Bonds are a financial tool used by companies, municipalities and governments to raise money from investors. While tax is the main way our government raises funds to finance government spending, they may also issue bonds to cover shortfalls. By buying a bond you are basically issuing a loan to the bond issuer (the creator of the bond) and in return, you will receive regular interest payments from the bond issuer. The payments will run until the expiry date of the bond, on which day the bond issuer also promises to repay the principal amount that you initially loaned out to them.

To put this into perspective, if you were to invest R1,000 in a 3-year RSA Fixed Rate Retail Savings Bond with a 7.75% yield, you would receive R77.50 (7.75% x R1,000) in interest each year for three years. At the maturity date, you would also be repaid the original R1,000 investment amount.


RSA Bonds, as issued by the Asset and Liability Management division of the National Treasury, are interest-bearing bonds with the Government of South Africa that allow you to technically put your money at work for things that are more likely to resonate with you as a citizen.


4. CASH


We often hear of cash investments, yet know so little about what cash investments are in the world of finance? Well, the term “cash investment” can be used to refer to investments in fixed-deposits and high-interest bank accounts, or in a money market fund that may hold T-bills, certificates of deposit, and other short term investments, such as bonds with a maturating date of less than a year.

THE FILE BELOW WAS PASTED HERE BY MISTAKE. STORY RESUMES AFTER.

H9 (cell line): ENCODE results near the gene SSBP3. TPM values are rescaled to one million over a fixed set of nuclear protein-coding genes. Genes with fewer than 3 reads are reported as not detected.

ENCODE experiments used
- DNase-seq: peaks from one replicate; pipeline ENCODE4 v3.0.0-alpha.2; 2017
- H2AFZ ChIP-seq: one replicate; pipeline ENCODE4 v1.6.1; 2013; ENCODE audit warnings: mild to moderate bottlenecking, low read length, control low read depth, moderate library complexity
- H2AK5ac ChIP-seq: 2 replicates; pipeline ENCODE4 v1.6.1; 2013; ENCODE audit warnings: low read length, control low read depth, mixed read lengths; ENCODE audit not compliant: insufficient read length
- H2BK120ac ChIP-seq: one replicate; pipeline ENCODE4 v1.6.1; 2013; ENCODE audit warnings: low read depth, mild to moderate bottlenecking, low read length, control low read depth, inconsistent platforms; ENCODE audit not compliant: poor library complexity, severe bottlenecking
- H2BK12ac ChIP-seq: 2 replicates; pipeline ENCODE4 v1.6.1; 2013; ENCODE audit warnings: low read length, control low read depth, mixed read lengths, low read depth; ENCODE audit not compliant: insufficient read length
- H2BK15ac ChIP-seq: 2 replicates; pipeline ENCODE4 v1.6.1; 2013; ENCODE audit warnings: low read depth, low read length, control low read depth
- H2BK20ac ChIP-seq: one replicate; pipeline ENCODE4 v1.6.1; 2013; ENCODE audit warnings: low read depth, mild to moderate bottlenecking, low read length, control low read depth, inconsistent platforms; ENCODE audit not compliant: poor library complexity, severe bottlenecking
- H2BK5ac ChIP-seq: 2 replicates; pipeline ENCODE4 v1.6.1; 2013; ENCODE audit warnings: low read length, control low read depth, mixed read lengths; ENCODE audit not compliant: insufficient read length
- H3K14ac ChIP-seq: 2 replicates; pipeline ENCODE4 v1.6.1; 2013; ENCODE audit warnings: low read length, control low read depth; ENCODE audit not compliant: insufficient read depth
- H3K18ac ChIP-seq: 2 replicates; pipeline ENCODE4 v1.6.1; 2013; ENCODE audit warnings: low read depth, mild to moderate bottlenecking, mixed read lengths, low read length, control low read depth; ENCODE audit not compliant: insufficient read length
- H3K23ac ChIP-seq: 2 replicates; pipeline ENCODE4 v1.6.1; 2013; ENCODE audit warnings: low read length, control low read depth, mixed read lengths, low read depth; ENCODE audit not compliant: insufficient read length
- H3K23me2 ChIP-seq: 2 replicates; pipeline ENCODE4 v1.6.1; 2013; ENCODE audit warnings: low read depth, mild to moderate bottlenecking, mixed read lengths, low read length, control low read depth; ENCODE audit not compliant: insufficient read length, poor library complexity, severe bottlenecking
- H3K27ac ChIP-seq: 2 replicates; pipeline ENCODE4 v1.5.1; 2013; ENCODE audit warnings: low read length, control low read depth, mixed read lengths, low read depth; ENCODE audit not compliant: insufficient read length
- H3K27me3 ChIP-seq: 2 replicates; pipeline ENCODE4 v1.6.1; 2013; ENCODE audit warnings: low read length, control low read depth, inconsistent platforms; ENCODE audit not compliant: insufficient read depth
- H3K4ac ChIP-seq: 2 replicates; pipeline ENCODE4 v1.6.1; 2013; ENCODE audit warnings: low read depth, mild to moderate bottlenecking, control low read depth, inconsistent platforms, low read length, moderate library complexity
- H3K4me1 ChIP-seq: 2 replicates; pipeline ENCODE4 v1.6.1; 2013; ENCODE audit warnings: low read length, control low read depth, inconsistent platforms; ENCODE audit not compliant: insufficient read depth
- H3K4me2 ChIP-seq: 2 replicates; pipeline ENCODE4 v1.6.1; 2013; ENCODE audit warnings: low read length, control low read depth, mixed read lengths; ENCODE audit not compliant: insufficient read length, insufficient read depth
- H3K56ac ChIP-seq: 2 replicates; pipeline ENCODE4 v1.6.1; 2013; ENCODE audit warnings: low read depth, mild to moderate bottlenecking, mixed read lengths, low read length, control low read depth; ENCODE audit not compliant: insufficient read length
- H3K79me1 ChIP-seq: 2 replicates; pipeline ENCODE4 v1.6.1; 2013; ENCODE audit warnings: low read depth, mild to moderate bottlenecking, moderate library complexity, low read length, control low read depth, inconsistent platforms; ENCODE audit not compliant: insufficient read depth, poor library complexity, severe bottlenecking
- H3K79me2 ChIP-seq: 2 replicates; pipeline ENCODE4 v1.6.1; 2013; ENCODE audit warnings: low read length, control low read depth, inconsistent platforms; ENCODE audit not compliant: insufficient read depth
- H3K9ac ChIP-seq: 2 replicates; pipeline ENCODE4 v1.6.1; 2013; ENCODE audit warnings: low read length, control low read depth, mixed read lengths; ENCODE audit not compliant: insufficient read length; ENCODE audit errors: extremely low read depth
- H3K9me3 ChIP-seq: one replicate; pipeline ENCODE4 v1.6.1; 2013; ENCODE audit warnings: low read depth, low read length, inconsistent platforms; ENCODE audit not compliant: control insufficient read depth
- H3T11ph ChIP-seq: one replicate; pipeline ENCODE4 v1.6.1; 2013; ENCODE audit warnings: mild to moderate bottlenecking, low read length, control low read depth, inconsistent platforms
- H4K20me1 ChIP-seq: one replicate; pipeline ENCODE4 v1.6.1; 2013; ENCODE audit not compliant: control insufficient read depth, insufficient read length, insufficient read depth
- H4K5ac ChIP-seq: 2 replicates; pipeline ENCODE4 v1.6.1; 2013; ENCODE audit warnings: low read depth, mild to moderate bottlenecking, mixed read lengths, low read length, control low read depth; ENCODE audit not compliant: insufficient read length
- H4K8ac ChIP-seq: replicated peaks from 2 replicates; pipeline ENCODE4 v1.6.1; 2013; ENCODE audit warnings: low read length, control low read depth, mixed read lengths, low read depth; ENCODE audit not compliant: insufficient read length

The benefit of cash investments is that they’re low risk, and offer better capital protection but as you probably figured, they also come with lesser returns than other investments, or asset classes. They are great for short-term horizons, and therefore they’re much less attractive in the long run for those who are looking to bag some inflation-beating returns.

5. PROPERTY


Last but not least on our list is property! There are a plethora of ways to invest in property aside from investing in the usual bricks-and-mortar house, and no I’m not about to talk about buying-to-let either. There are other much cheaper options at your disposal if you’re looking into jumping into the property sector, such as investing in listed property. You can do this either via real estate investment trusts (REITs) or property ETFs, both of which are available on the JSE, the difference being REITs are companies that own, and often manage income-producing real-estate across a range of property sectors, a property ETF tracks the performance of a number listed properties.



Bonus Investment Type


If you’ve ever had difficulty deciding how to grow your money beyond just saving, the types of investments discussed can provide you with profitable ways to get you closer to financial freedom, that have average to good long term prospects.


With all that said, be sure to start your investment journey with the right foundations, by improving both your own and your loved one’s financial literacy through reading nourishing content such as our insightful articles, because at the end of the day the best investment you can ever make, is the one you make in yourself.


Author: Sihle Hlatshwayo